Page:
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In a recent conversation with a 60-something-year-old, the notion of retirement came up. The response was simply, “I will probably have to work until I take my last breath.”
The time has gone when many folks can look forward to a big party, a watch and a life of travel and relaxation in retirement. Most folks approaching what used to be retirement age in the mid-60s are revising their future plans.
There are many reasons times have changed:
Both good news and bad news is in this emerging trend. Many seniors will continue to work into their 60s, 70s, and 80s, which will mean fewer job promotions and less entry-level positions for the younger workers.
Conversely, employers that learn to tap into this vital source of experienced workers – and, equally important, learn to accommodate whatever special considerations aging employees may require in order to continue their productivity – will be well ahead of the game in the coming years.
Myths of the older workforce
Although the changes mentioned above are evident, some perceptions about older workers are simply not true. In fact, these workers bring much strength to any organization. A few of these attributes are confirmed by research as follows:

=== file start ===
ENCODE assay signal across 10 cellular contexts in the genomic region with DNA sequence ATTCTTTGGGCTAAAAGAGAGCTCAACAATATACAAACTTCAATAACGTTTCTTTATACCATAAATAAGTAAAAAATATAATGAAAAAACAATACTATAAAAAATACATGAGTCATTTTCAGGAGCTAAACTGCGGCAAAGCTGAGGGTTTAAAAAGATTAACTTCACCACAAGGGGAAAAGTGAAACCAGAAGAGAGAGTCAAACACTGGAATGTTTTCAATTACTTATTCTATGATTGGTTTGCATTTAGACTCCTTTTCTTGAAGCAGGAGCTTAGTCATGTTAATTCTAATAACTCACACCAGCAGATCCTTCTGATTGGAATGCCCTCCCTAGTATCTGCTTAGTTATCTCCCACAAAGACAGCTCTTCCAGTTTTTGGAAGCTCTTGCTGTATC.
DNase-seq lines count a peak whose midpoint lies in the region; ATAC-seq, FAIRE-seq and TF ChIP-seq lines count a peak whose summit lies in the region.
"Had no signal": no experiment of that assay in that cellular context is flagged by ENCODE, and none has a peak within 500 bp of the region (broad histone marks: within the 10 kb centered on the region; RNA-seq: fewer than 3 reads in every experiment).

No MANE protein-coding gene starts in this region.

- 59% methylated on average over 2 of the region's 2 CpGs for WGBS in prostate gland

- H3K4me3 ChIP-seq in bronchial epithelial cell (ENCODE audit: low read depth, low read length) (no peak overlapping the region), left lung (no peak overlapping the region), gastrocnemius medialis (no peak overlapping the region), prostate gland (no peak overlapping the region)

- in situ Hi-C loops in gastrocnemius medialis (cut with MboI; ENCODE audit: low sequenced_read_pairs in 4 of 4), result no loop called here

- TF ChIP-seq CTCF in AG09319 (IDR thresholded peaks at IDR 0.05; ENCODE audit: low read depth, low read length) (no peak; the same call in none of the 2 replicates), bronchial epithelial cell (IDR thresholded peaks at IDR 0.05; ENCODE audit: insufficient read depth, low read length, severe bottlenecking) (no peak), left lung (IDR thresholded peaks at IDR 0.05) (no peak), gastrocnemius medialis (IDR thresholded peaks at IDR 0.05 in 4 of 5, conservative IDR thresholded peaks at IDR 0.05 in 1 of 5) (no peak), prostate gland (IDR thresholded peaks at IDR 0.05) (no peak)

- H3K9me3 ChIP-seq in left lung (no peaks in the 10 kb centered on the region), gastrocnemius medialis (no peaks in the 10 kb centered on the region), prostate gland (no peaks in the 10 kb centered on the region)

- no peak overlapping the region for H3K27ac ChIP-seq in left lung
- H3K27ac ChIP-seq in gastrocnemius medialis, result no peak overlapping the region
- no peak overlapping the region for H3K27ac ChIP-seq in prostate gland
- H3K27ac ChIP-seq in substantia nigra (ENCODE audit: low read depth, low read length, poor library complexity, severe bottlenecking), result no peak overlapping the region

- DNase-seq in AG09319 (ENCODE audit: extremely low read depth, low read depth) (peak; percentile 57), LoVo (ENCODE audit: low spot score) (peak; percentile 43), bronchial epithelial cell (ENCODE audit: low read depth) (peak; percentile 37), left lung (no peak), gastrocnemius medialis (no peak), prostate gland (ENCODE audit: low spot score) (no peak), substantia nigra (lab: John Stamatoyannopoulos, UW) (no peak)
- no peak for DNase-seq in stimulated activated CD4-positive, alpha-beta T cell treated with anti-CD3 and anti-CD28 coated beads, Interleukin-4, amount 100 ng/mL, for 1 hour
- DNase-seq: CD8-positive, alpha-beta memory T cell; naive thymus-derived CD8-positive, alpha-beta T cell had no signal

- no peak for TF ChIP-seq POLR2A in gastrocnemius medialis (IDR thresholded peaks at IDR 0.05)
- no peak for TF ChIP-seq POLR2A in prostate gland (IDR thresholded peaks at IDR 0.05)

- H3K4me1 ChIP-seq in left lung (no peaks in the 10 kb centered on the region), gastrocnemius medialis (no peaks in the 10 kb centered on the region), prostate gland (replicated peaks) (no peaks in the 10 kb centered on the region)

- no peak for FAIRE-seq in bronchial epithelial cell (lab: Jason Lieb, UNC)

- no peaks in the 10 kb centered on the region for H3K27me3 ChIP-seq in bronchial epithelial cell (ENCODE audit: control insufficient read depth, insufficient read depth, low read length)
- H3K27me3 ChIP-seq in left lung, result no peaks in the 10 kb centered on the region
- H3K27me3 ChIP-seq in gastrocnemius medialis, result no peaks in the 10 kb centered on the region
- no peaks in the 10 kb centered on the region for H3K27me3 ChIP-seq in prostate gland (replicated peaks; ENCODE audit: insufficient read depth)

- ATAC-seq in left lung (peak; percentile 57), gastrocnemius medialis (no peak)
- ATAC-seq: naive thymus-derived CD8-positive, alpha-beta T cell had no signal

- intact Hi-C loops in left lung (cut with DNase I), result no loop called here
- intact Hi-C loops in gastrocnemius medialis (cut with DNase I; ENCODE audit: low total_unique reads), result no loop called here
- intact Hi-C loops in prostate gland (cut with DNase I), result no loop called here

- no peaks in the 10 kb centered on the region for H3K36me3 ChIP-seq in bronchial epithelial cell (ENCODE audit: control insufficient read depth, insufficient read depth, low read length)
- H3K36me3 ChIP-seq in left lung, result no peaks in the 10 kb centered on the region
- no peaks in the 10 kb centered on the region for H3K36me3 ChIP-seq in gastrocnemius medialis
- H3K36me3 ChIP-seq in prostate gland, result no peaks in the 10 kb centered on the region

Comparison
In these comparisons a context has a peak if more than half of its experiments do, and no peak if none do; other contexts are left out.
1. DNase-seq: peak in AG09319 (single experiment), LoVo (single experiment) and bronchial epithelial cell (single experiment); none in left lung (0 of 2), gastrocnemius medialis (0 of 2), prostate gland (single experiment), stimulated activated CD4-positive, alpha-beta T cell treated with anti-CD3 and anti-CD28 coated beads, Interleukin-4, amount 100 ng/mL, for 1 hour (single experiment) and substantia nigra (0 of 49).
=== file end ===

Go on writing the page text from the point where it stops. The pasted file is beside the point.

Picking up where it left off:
There is little evidence in research linking age and negative job performance. In fact, workers 55 and older were found to take fewer sick days. They were more loyal to their employers than employees 40 and under. And, finally, research shows that the health-care cost for the final two years of life is less when people live longer.
One of my favorite predictions is that by 2050, middle age will be 75 to 78!
Benefits of keeping older workers working
Harriet Hankin, author of The New Workforce, offers characteristics that provide some significant insights into older workers and what they might mean to organizations and planning for the future:
It is obvious that the aging population will provide some challenges and opportunities far beyond pensions and gold watches. Hankin concludes that they will be a viable and vital constituency of the workforce.
The challenges will be to find creative ways to make sure these individuals are nurtured for their wisdom, experience, special skills and knowledge and work ethic in our organizations.
In the interest of full disclosure, I must admit that I am one of these senior workers. Having made a brief argument for the older worker, I must add that organizations will do well to rethink how to revere and fully use every employee in every age group.